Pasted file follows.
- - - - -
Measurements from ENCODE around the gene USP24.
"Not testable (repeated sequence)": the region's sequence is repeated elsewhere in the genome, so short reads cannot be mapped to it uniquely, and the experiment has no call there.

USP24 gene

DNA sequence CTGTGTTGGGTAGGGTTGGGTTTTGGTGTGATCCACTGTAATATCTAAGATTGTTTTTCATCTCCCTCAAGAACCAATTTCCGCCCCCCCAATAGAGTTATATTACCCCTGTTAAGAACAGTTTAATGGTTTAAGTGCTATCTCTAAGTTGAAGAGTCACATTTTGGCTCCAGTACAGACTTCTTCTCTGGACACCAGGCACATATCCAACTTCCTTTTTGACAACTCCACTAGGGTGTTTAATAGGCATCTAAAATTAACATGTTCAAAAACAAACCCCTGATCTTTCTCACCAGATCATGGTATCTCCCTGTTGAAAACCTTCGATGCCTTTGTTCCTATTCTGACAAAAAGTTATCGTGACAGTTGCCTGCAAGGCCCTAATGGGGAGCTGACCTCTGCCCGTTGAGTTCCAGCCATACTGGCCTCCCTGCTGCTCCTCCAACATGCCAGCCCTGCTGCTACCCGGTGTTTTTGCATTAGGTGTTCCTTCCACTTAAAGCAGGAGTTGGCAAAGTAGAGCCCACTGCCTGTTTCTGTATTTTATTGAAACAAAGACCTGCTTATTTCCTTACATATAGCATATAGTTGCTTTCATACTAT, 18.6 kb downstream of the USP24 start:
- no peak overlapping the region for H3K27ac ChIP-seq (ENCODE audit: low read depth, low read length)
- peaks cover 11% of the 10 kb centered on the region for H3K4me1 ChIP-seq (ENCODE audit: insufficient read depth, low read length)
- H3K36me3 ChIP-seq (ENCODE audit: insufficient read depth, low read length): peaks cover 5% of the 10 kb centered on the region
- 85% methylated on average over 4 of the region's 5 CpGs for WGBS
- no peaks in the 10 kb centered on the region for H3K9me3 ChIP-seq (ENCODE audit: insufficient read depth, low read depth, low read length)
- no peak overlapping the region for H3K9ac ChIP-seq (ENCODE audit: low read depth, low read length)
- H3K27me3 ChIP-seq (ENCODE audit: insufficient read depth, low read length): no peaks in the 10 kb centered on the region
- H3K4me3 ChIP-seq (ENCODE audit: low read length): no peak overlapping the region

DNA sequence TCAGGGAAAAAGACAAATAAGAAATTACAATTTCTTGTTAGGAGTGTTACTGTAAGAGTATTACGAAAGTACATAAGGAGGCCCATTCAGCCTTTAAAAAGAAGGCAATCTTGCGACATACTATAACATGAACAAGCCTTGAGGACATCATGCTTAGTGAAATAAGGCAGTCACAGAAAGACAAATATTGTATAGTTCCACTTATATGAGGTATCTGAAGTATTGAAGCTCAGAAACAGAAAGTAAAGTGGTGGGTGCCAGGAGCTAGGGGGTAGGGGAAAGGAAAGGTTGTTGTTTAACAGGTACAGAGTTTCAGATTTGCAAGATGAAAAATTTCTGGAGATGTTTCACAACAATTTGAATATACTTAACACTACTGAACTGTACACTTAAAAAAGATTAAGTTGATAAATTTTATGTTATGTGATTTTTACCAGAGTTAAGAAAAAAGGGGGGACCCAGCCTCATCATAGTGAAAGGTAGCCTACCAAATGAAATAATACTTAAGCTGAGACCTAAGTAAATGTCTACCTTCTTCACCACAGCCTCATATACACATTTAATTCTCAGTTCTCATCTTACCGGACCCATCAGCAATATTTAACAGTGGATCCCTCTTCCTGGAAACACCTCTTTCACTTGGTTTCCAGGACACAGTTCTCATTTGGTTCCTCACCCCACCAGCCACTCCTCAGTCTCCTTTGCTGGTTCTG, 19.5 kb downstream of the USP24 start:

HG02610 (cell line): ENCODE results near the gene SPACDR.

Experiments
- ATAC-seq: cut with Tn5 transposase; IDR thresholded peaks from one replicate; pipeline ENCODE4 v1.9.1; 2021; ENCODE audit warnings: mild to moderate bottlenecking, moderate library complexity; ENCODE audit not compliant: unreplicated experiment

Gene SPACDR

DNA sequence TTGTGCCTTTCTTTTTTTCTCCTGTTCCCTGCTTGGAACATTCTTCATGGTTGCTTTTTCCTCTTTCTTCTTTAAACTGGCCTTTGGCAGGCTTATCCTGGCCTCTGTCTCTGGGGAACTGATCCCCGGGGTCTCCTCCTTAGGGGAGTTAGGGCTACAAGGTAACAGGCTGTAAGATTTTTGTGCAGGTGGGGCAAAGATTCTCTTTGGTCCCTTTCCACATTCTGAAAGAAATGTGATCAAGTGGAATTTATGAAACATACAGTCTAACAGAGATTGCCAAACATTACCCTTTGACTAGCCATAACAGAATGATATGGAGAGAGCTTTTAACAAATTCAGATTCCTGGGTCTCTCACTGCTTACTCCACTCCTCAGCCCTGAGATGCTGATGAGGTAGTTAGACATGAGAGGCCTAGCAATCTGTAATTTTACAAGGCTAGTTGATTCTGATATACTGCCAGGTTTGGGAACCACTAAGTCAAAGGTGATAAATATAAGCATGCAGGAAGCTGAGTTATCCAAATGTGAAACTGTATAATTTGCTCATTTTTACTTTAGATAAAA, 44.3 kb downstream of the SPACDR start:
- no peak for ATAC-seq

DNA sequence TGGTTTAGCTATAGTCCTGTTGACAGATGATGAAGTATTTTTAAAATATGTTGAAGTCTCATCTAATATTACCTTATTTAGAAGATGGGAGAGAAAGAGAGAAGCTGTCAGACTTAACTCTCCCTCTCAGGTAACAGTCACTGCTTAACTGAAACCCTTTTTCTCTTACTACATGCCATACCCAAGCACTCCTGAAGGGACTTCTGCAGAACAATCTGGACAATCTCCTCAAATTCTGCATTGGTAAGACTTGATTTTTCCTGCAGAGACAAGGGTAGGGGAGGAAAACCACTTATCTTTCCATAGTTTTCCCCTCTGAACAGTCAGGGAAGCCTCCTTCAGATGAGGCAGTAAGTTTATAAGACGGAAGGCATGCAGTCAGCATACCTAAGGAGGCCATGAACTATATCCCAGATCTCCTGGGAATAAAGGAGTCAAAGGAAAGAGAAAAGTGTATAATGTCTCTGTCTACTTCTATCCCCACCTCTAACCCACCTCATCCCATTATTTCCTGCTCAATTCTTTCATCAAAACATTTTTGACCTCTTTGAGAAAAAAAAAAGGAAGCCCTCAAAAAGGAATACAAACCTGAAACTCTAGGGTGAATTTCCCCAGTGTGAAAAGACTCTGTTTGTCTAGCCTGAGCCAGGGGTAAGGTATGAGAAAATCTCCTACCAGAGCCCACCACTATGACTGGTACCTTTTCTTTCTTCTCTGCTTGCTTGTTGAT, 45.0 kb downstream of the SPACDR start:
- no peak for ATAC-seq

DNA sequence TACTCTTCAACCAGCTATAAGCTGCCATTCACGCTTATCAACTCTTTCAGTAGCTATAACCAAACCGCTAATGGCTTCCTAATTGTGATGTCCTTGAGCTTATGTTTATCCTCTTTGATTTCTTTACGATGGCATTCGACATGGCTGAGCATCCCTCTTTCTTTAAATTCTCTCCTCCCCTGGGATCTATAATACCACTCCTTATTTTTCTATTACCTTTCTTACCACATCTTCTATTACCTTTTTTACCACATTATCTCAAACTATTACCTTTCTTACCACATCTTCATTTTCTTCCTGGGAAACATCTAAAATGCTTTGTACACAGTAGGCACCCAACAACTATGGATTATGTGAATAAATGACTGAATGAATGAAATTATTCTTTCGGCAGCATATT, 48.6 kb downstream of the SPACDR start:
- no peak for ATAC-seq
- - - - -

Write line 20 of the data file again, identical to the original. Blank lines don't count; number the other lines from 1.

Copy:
DNA sequence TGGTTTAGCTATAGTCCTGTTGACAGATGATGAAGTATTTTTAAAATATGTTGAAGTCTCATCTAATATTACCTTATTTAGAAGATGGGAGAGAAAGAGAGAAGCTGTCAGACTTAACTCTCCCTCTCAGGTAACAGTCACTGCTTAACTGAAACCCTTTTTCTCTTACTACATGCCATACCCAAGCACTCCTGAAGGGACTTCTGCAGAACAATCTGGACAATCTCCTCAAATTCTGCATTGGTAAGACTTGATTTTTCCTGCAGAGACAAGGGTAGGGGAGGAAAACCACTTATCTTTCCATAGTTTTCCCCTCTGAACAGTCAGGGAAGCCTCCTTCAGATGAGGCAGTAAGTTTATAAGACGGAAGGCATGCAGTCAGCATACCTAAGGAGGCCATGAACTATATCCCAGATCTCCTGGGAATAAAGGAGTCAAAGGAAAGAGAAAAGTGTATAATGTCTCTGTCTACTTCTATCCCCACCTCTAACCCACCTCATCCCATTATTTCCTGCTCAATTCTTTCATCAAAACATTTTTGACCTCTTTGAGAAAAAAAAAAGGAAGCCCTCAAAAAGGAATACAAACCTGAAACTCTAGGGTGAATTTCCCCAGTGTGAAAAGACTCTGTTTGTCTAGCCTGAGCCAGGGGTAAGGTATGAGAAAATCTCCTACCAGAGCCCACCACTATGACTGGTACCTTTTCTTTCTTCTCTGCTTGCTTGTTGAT, 45.0 kb downstream of the SPACDR start: